When Central Bucks South became one of the first Philadelphia-area high schools to close due to fear of coronavirus exposure in early March, 16-year-old sophomore Andrew Chen knew that things were not going to return to normal as quickly as some of his peers hoped.
But still, the transition from seeing his friends on the swim team during daily practices to learning alone at home was jarring.
“I only have three years here at South, and it pains me to see one of them being wasted,” Chen said.
The coronavirus has upended everyone’s lives, but for Generation Z, those born between 1997 and 2012, the disruption feels particularly acute. Schools closed and graduation ceremonies were canceled. Summer plans, like camps and internships, are up in the air. And for recent college graduates, entering the job market in a time of unprecedented unemployment rates is no easy task.
While it’s still too early to tell what the lasting impact of the pandemic will be on Gen Z, experts and historians say it will undoubtedly affect young people for years to come. But right now, many Gen Zers are trying to stay connected, grappling with misinformation, and figuring out the best ways they can help — all through social media.
Data show the coronavirus is less deadly in young people, which leaves many teens with the sense that they are in a unique position to help others. Teens around the country have pitched in by teaching seniors how to use video technology to stay connected to their families, creating food pantries for hospital staffers, and writing letters to nursing home residents. A freshman at Episcopal Academy in Newtown Square borrowed his school’s 3D printers to make face shields for local hospitals in his parents’ basement.
For Josh Harycki, a junior at the Shipley School in Bryn Mawr, the best way to contribute was to create a “social distancing pledge” for young people.
“I saw a lot of younger generations not paying attention,” he said. “They were ... still going out, hanging out with people. I thought that there had to be a way to reach younger folks, who were probably not watching the news.”
Harycki launched a call to action on social media and then built a website with a map that tracked the locations of people who’d signed the pledge. The site also shares links to accurate sources of information like the U.S. Centers for Disease Control and Prevention.
Going from being around friends for eight hours a day at school to being isolated at home all day wasn’t easy, said Harycki.
“We’ve definitely had times when we feel kind of bored at home,” he said. “We’re very social beings, and we’re used to having that school experience.”
Harycki knows that his peers are worried they can’t connect with their friends in the same way, so he created the social distancing pledge to reinforce that while everyone might be physically distant, they’re still connected.
“Part of what we’re highlighting is that you might feel like you’re the only one taking this seriously, but our map shows that you’re not in this alone,” he said.
One challenge health officials have faced when trying to get young people to take social distancing seriously is misinformation. Instead of getting information about the coronavirus from the news, many teens are turning to social media for updates, where unproven treatments are being touted as cures and conspiracy theories are left unchecked.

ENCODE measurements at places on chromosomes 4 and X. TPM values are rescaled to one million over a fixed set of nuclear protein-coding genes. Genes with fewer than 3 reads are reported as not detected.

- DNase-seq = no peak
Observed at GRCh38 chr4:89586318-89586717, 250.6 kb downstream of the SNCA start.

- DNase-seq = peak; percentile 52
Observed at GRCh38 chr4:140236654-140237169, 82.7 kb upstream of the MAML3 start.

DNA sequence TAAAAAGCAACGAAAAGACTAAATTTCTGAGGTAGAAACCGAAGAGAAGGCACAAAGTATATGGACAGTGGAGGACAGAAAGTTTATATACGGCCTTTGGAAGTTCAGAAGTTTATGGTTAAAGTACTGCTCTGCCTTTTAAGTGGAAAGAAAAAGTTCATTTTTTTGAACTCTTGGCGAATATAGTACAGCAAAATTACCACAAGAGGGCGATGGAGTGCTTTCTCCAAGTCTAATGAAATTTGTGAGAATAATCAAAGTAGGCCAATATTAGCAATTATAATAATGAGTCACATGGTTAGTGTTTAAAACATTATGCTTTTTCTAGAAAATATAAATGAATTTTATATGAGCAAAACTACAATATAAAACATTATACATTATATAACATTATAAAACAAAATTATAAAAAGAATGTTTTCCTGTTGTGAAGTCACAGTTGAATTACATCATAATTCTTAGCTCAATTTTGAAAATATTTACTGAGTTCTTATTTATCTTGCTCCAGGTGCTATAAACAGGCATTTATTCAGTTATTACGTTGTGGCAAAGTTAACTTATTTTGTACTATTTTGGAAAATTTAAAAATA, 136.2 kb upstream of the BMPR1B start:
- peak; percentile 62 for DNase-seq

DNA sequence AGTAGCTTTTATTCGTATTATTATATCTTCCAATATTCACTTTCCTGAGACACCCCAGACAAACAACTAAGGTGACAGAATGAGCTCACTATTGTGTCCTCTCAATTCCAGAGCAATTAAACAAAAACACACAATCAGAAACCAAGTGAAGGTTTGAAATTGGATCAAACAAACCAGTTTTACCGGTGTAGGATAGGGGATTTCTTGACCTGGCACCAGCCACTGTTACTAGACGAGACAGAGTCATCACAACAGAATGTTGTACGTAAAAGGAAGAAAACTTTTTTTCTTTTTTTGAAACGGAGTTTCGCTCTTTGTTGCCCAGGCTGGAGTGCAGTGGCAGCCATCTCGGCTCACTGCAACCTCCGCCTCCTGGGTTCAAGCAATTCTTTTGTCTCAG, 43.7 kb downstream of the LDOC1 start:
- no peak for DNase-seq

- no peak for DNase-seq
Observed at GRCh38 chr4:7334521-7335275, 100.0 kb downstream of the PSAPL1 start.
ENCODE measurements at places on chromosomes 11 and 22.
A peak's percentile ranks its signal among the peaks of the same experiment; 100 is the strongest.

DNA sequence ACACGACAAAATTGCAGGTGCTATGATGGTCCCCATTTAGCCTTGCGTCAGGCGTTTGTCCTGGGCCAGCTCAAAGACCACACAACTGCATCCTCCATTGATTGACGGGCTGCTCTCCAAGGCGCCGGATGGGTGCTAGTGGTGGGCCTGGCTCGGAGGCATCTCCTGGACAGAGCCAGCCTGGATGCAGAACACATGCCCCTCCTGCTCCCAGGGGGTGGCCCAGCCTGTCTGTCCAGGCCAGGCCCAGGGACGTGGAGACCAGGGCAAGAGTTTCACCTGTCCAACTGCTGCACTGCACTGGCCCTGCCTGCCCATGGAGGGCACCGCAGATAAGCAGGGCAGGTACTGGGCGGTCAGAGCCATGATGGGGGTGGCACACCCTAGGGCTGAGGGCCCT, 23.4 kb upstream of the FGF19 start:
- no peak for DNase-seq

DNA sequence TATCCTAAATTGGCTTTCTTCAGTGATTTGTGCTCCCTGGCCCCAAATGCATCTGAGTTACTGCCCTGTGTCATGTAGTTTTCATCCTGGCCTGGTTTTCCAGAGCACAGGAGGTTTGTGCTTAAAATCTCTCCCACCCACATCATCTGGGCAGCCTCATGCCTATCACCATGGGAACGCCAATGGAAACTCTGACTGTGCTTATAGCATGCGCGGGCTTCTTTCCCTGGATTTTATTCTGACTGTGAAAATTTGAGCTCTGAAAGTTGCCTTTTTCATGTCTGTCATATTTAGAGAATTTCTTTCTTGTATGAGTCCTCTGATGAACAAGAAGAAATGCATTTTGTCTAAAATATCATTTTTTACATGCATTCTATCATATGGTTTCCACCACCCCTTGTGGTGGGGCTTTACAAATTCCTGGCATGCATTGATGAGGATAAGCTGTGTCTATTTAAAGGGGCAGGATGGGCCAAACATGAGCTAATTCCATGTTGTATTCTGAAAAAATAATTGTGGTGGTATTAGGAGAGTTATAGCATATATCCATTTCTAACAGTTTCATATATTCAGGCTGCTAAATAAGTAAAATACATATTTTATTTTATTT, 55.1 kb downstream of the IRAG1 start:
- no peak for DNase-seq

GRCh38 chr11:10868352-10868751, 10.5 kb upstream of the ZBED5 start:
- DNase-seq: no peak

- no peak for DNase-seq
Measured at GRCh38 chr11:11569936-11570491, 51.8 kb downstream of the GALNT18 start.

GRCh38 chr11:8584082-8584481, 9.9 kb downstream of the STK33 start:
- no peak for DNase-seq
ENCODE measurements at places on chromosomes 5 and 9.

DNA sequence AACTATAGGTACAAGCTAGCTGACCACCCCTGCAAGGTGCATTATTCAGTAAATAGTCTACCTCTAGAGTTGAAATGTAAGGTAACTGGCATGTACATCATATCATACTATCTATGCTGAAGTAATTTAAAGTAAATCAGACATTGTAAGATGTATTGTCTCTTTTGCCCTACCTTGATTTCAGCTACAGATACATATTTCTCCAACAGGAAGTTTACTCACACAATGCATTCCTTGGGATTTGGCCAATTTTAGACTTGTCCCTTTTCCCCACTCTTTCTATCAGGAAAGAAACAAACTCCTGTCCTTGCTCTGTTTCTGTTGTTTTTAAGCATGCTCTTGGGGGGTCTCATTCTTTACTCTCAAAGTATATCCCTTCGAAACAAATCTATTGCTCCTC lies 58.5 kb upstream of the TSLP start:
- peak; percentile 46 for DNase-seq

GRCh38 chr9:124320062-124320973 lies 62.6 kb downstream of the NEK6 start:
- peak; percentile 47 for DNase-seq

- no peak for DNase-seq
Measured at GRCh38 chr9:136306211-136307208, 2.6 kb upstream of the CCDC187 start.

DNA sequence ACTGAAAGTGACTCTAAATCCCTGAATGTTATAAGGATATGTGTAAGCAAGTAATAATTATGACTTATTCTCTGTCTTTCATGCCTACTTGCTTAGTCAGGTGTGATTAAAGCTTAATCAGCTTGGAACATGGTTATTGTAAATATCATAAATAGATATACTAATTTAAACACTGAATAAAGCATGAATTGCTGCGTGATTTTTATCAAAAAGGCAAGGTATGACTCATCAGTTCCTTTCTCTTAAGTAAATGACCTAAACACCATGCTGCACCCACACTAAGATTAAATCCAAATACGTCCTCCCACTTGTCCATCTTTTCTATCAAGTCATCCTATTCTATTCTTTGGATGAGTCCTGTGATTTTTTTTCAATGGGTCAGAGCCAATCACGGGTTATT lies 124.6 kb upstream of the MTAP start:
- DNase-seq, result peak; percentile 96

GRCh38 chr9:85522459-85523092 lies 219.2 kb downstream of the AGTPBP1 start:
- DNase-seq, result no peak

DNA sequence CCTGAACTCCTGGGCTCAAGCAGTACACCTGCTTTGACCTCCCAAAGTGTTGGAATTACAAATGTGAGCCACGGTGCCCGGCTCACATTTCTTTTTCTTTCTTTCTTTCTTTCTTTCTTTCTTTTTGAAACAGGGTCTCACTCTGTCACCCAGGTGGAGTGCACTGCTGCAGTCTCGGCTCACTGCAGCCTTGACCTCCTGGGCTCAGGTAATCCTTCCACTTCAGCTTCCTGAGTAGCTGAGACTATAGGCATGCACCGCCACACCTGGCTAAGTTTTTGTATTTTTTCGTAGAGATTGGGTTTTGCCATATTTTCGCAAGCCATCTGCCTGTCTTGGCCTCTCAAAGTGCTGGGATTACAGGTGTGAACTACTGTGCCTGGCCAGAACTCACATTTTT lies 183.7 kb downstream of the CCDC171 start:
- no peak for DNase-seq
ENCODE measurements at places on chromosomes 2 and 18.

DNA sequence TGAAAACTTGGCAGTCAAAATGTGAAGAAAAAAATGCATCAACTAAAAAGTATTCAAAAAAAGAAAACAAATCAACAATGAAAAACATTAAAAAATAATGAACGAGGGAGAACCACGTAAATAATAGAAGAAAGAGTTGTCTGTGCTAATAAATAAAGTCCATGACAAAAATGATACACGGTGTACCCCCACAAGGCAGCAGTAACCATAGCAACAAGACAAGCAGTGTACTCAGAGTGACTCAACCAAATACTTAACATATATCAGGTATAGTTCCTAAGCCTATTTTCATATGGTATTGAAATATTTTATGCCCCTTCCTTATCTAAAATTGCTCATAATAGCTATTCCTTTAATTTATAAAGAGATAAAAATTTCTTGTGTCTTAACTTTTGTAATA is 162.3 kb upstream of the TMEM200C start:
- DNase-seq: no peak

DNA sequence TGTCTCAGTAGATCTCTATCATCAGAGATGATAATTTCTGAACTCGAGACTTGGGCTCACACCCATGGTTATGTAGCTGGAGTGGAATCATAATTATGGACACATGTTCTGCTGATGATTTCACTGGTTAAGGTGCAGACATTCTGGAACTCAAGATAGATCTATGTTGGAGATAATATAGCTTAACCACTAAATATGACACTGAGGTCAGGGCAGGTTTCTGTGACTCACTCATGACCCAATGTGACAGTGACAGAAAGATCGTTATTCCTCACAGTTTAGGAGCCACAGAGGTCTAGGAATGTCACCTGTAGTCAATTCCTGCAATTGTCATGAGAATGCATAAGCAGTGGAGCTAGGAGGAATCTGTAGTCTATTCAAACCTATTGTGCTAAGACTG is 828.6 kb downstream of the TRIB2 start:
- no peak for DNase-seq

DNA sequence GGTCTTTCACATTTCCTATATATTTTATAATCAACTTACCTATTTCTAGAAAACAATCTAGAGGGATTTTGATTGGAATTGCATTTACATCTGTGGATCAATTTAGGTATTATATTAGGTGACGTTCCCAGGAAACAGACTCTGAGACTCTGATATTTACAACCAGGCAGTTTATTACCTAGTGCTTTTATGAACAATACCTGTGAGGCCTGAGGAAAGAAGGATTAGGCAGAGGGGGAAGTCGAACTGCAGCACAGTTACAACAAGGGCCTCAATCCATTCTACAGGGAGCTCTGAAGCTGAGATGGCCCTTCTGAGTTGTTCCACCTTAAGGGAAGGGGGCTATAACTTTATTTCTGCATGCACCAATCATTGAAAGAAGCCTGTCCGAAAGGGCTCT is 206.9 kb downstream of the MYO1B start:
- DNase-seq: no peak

TikTok, one of the most popular social media platforms for teens, has tried to combat misinformation by prioritizing content from organizations like the World Health Organization and the British Red Cross.
“Like everyone else, Gen Z and millennials are trying to make sense of this phenomenon,” said Jessa Lingel, an assistant professor at the University of Pennsylvania studying digital culture.
“What I’ve noticed is that on three of the main platforms — YouTube, Instagram, and TikTok — there’s a lot of messaging, but not a lot of information," Lingel said. "There will be a meme on Instagram on how to best wash your hands, or a 10-second TikTok video on what social distancing really means, but on the negative side, someone will share a TikTok of empty shelves in stores, which creates panic buying and promotes bad behavior.”
Lingel cited Gen Z’s distrust of older generations as a “real battle for sending out legitimate information,” but said that enforcing generational divides is also not helpful for combating misinformation. She noted that there are people in every generation not taking the pandemic seriously.
“Gen Z and millennials put a lot of faith in sources like celebrities,” Lingel said. “I’ve been relieved that the late-night talk shows have been producing at-home content because it’s a source of news for a lot of folks. Young people ... trust John Oliver more than Anderson Cooper.”
Chen, the Central Bucks South student, said that he’s trying to avoid misinformation on social media, opting instead to ask his parents if he has questions about coronavirus and doing his own online searches.
“I would never use social media because details can be exaggerated easily or may not be accurate at all,” he said.
Lingel’s greatest concern is whether technology can provide a sense of community for young people in the long run. She said that while Gen Z is used to living their lives on social platforms, they’re also used to having a lot of face-to-face contact, so it’s unclear how long technology is going to be able to mitigate the effects of isolation.